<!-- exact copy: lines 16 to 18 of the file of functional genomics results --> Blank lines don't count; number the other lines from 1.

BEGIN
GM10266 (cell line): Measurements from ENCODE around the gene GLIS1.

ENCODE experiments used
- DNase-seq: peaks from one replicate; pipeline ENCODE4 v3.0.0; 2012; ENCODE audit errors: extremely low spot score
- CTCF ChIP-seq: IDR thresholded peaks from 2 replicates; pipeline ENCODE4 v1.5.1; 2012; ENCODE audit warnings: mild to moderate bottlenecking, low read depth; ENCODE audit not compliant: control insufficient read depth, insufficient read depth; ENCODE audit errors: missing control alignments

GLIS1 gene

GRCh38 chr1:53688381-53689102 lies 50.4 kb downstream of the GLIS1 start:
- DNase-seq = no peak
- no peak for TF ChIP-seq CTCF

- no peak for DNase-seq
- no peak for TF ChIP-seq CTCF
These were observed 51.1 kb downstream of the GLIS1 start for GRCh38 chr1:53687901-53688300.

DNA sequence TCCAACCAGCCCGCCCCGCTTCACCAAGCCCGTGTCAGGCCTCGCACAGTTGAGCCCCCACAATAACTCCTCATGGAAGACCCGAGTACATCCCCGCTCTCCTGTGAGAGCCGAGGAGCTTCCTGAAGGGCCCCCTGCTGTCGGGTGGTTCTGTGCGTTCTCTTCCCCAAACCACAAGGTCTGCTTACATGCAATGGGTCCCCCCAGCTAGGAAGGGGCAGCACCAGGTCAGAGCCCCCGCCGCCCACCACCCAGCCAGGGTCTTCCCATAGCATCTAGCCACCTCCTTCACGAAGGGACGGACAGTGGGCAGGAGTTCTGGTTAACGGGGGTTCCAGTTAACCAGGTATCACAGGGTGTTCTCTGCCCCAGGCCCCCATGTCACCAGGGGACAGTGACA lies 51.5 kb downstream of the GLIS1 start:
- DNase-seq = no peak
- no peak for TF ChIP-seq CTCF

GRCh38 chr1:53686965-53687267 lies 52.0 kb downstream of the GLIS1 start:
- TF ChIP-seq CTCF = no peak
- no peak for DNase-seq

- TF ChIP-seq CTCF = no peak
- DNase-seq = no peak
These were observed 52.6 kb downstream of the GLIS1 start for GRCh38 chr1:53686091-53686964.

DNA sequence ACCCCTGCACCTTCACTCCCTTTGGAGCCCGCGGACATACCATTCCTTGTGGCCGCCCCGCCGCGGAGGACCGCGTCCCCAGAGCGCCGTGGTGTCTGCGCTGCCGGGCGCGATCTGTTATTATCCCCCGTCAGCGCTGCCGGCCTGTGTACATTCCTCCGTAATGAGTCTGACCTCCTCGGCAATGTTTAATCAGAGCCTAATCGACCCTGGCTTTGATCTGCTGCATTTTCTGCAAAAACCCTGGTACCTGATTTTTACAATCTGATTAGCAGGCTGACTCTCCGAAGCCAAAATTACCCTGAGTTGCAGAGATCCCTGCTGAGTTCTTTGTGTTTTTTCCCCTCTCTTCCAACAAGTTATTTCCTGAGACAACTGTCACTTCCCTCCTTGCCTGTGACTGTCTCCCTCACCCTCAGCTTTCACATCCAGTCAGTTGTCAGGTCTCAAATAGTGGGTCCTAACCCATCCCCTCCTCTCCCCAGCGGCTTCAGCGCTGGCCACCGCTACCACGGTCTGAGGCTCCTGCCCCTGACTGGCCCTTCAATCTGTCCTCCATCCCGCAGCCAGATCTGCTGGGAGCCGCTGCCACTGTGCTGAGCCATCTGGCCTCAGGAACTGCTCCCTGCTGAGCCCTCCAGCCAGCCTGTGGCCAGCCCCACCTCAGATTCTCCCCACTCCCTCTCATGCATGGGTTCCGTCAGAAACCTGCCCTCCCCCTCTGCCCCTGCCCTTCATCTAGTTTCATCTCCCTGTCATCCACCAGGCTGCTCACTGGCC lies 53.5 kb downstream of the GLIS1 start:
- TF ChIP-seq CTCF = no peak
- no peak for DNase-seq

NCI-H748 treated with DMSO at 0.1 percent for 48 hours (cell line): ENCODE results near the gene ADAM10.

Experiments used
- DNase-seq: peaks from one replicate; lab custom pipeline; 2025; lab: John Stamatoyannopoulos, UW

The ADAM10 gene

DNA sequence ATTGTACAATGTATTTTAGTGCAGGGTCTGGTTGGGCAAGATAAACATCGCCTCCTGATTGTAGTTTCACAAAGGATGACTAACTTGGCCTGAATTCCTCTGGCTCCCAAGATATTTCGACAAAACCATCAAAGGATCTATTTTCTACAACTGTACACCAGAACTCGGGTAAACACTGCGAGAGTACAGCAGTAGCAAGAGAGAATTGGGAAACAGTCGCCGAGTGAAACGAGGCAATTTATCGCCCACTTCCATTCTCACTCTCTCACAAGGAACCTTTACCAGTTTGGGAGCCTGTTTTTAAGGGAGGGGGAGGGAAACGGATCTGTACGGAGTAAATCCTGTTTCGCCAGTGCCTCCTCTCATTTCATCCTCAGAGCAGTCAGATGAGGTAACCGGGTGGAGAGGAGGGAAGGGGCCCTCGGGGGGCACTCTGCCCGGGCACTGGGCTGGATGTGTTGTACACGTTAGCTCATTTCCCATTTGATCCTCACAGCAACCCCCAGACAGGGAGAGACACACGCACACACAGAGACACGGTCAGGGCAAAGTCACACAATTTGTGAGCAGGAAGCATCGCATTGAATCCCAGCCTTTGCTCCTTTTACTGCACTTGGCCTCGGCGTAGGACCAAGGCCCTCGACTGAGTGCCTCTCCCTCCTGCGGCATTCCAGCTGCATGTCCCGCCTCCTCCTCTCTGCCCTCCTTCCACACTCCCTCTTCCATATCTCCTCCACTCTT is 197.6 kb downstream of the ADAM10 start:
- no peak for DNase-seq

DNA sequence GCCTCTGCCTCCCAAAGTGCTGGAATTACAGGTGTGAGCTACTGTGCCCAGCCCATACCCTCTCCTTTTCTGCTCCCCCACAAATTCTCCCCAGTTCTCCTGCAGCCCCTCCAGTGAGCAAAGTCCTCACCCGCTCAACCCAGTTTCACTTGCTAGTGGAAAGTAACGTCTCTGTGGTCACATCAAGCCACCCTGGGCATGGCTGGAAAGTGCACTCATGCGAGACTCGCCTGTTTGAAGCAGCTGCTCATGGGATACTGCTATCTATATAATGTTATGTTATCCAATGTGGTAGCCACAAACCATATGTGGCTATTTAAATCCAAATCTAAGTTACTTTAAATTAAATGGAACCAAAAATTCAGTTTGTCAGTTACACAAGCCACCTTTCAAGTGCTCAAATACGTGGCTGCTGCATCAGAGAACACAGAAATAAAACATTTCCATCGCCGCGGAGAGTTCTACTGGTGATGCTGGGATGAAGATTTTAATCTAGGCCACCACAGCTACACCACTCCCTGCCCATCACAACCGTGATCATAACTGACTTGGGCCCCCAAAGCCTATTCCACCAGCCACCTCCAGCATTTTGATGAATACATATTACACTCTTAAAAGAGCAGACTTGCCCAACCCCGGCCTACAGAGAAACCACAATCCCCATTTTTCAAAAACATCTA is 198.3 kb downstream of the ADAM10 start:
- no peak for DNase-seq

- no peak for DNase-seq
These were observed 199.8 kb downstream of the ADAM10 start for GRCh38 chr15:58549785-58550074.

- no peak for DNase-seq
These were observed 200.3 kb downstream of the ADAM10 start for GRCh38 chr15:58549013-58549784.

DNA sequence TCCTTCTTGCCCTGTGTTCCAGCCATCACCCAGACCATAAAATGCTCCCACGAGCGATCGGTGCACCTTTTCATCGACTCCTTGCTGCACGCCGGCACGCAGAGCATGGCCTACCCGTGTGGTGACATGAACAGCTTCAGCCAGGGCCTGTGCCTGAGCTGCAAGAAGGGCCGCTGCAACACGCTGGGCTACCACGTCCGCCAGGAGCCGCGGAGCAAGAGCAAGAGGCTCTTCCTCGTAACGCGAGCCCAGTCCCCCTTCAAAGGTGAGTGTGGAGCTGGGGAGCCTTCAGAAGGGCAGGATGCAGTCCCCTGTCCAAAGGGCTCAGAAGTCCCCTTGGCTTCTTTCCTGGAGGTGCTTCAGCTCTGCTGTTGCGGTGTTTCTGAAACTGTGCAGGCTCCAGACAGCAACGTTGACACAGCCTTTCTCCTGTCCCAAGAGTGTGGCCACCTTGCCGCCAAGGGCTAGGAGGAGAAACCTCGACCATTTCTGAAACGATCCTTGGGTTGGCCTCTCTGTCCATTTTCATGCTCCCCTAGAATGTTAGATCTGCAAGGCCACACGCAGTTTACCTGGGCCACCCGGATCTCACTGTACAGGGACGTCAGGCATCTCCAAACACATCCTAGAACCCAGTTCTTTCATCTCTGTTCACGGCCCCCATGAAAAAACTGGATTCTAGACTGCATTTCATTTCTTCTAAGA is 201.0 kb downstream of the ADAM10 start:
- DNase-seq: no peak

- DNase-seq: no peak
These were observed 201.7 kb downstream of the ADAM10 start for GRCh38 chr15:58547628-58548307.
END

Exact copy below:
- TF ChIP-seq CTCF = no peak
- no peak for DNase-seq

- TF ChIP-seq CTCF = no peak